Investing.com | Oct 11, 2020 12:02
By Noreen Burke
Investing.com -- U.S. corporate earnings get underway this week and investors could take some comfort from the fact that while they are likely to be bad, they may not be as bad as they have been. But earnings news could be overshadowed amid the runup to the Nov. 3 U.S. presidential election, as markets try to gauge prospects for an additional stimulus package from Washington. Reports on U.S. inflation, retail sales and jobless claims will be closely watched. Meanwhile the International Monetary Fund and the World Bank are to meet virtually and the Brexit saga rumbles on. Here is what you need to know to start your week.
After U.S. Q2 earnings results were better than expected, Q3 will show whether dire forecasts for companies' bottom lines were justified.
Earnings season will get underway in earnest with results from some of the big U.S. banks, which are likely to have been hit by almost record low interest rates and the pandemic-induced recession.
In a break from the norm, guidance from U.S. companies has been more positive than negative and estimates have been improving in recent weeks to reflect more upbeat guidance. Whether that will be enough to support stocks in the weeks ahead remains to be seen.
U.S. House Speaker Nancy Pelosi and Treasury Secretary Steven Mnuchin failed on Friday to reach agreement on a coronavirus fiscal relief package, and Senate Majority Leader Mitch McConnell said he doubted that Congress would pass a package before the election.
Meanwhile, President Donald Trump said on Friday he would like to see a bigger stimulus package, after previously calling off negotiations. Trump appears to be hoping for an agreement on a stimulus bill before the election to help his re-election effort.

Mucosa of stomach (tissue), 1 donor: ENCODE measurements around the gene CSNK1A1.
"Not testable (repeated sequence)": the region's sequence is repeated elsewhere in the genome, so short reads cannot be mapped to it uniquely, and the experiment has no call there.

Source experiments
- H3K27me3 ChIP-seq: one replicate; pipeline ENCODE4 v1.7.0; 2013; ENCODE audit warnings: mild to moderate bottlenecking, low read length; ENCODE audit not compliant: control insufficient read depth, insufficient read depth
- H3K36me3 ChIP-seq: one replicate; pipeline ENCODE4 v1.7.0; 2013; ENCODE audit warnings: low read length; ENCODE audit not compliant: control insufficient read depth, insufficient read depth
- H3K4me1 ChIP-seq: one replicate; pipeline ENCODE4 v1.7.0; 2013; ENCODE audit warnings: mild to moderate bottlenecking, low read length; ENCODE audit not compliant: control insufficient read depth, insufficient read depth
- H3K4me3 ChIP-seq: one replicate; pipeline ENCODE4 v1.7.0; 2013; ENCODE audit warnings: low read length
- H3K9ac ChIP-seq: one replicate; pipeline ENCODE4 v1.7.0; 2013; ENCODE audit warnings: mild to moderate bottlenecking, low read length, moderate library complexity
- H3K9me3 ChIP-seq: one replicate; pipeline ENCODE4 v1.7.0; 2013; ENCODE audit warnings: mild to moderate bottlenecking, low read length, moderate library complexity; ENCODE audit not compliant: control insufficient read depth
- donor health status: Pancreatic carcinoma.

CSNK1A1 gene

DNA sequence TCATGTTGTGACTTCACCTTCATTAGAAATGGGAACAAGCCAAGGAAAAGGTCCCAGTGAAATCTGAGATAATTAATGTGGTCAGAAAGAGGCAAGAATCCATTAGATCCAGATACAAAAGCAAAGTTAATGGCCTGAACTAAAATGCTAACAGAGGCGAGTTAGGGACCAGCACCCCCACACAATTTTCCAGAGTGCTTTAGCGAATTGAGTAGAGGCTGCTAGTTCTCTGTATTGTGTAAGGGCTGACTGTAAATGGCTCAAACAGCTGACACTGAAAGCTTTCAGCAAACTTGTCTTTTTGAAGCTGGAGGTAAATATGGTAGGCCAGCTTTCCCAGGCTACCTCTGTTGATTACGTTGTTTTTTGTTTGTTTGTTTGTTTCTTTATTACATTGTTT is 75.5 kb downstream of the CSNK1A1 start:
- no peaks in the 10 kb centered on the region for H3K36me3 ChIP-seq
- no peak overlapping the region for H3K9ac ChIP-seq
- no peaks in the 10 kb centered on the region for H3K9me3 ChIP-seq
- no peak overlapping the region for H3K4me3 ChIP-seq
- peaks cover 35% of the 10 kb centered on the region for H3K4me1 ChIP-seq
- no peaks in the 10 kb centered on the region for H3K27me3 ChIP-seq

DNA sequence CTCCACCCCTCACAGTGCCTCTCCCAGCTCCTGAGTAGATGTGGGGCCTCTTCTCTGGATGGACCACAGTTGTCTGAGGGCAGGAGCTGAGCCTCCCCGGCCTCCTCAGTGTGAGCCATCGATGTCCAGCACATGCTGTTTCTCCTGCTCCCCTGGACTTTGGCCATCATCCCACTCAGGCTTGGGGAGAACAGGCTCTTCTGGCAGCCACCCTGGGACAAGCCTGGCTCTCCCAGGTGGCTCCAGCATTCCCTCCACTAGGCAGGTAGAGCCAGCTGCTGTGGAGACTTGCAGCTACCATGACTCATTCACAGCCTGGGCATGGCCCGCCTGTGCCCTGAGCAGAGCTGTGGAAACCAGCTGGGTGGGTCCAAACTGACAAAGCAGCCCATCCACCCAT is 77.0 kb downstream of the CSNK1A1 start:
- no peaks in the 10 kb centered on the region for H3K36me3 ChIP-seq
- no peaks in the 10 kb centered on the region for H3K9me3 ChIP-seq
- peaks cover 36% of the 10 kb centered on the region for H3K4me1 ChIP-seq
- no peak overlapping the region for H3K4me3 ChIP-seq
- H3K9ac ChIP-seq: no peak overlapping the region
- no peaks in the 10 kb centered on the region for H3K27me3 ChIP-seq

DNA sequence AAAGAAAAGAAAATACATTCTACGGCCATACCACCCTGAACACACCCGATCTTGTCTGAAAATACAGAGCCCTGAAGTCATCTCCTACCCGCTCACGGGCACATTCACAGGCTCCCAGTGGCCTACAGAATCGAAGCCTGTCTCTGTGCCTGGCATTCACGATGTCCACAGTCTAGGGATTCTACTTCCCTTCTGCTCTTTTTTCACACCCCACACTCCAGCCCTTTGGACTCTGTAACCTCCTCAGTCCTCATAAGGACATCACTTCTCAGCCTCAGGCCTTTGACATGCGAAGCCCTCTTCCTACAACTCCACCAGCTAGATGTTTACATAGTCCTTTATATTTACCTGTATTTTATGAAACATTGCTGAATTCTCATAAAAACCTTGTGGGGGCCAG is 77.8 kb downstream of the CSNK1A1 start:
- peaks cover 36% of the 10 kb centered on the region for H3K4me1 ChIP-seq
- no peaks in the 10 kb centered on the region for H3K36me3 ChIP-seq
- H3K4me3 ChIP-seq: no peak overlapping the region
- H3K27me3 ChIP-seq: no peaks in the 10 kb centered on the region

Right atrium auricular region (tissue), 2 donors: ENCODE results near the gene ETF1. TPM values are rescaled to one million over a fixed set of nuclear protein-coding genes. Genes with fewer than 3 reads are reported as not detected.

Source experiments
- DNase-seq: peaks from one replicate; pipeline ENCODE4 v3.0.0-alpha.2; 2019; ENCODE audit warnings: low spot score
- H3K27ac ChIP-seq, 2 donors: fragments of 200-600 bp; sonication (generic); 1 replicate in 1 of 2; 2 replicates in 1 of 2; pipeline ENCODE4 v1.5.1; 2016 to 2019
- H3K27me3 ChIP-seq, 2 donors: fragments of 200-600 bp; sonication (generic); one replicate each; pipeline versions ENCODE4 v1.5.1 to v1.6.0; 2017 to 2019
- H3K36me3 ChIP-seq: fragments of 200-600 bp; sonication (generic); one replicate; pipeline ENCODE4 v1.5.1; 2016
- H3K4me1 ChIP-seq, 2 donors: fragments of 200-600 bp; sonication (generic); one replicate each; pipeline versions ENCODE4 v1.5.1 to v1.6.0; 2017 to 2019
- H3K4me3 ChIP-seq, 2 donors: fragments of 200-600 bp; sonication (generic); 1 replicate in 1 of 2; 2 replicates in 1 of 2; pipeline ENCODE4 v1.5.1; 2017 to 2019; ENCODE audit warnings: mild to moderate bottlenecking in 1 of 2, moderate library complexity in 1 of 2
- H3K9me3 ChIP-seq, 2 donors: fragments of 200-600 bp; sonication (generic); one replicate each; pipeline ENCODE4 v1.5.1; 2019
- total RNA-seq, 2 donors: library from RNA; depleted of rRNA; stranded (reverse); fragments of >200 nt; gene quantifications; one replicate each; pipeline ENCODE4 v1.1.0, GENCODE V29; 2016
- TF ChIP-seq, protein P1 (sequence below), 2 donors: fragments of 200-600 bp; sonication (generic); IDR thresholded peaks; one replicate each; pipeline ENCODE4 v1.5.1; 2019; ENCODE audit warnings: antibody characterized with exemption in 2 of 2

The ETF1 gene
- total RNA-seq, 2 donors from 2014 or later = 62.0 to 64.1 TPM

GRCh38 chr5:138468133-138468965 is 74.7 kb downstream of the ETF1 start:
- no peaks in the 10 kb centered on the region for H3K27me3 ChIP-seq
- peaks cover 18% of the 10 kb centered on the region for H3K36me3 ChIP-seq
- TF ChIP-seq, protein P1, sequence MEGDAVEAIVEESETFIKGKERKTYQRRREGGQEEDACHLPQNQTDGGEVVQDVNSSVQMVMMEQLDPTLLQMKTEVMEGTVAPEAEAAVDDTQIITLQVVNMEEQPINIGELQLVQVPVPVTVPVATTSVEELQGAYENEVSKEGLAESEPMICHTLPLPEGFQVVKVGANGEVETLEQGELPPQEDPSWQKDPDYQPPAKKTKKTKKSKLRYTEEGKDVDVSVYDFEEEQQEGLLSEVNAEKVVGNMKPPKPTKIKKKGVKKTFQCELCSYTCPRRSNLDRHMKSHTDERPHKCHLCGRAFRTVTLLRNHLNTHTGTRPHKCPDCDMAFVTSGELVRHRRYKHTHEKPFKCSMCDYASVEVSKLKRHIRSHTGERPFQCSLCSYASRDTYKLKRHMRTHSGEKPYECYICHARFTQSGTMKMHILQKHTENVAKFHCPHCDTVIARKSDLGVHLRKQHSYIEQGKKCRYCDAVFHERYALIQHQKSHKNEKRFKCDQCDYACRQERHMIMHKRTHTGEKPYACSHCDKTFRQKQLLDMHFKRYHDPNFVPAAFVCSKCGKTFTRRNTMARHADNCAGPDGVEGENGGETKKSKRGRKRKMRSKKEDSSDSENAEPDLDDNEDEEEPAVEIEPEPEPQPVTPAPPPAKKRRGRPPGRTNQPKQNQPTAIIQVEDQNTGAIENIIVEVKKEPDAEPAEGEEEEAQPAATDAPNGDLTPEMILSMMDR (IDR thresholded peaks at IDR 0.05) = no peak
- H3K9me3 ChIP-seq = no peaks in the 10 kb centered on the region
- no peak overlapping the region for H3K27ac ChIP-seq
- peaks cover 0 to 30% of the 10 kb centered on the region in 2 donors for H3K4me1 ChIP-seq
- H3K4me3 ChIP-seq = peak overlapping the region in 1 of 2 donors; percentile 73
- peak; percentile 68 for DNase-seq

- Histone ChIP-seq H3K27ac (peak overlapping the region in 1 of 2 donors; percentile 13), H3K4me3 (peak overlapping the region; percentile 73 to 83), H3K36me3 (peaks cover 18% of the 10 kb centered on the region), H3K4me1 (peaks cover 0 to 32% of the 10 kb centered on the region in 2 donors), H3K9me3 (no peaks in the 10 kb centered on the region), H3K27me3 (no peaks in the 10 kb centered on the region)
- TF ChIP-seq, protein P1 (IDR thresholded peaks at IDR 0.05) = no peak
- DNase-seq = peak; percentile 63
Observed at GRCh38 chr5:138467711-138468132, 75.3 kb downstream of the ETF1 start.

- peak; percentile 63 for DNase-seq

Roughly half of the 22.2 million people who lost their jobs in the initial stages of the pandemic remain out of work and economists are predicting a further slowdown in hiring through the rest of this year and into 2021, particularly without additional fiscal relief.
A lack of progress in stimulus talks may result in more bearish sounding remarks from several Federal Reserve officials set to make appearances during the week, including New York Fed President John Williams, Dallas Fed President Robert Kaplan and Minneapolis Fed President Neel Kashkari.
Fed Vice Chairs Richard Clarida and Randal Quarles are both due to speak Wednesday and Thursday at an event on the sidelines of the IMF meetings.
The U.S. is expected to release CPI figures on Tuesday and the weekly jobless claims report is due out on Thursday. While last week's level of new claims was the lowest since March, they remain stalled at historically high levels after dropping below 1 million in August. Friday will see retail sales figures for September along with data on industrial production and consumer confidence.
The IMF and World Bank will hold their annual meetings online, but there is still pressing business to discuss.
Both organizations have called on the G20 group of the world’s largest economies to extend a freeze in debt payments from the world’s poorest countries that is due to expire at the end of this year.
More than 100 countries have requested financial assistance from the IMF and the demand for support could reach $100 billion.
Last week IMF Managing Director Kristalina Georgieva indicated that the fund would make a small upward revision to its global economic growth forecasts this week, but warned that while the global economy is in “less dire” shape than it was in June it still faced a “long and uneven” recovery.
The UK’s self-imposed deadline for a post-Brexit EU trade deal falls on Thursday and there is some faint indication that a bare-bones agreement could be reached. But is the end of the road in sight?
Negotiators have warned that a huge amount of textual work remains even if a deal is reached. Another report suggests the EU is preparing for negotiations to last until mid-November. Several sticking points remain.
The EU's Oct. 15-16 summit will evaluate the progress. Sterling is on the rise meanwhile, but even if a deal is struck, the back and forth nature of Britain's new relationship with the EU may continue to hold markets in its sway.
--Reuters contributed to this report
Written By: Investing.com
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